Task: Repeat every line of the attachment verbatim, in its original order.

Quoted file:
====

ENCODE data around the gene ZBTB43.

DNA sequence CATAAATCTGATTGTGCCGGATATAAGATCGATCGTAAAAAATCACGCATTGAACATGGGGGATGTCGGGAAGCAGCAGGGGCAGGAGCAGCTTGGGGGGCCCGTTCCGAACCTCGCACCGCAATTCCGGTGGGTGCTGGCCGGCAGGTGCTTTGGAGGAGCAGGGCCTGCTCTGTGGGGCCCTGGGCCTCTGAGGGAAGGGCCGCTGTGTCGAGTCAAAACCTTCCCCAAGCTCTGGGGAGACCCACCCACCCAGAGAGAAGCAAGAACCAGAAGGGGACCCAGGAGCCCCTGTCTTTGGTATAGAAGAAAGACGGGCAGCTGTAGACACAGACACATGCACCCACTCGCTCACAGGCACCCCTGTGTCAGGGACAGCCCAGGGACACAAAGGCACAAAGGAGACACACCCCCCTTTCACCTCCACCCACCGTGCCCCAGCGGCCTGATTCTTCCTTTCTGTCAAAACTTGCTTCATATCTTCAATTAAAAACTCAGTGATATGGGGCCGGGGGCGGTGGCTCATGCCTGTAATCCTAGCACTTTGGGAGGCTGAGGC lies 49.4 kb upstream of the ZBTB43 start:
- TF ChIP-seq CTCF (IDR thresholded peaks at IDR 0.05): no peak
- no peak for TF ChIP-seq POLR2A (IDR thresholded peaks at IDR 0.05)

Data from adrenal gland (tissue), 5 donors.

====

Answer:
ENCODE data around the gene ZBTB43.

DNA sequence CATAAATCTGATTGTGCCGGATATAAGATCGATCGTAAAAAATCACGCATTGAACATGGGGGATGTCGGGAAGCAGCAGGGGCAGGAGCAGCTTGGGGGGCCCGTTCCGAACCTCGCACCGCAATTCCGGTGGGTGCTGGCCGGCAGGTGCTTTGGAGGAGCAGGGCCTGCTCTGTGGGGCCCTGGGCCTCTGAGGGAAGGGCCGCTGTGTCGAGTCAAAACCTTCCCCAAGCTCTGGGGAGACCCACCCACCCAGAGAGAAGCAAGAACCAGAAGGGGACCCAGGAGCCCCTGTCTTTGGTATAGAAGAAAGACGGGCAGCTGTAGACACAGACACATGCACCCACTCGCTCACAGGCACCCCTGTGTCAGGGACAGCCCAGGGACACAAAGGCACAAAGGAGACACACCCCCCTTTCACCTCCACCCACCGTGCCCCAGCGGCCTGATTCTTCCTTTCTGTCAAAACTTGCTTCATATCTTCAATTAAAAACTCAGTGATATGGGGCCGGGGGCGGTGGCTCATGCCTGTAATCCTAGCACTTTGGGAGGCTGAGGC lies 49.4 kb upstream of the ZBTB43 start:
- TF ChIP-seq CTCF (IDR thresholded peaks at IDR 0.05): no peak
- no peak for TF ChIP-seq POLR2A (IDR thresholded peaks at IDR 0.05)

Data from adrenal gland (tissue), 5 donors.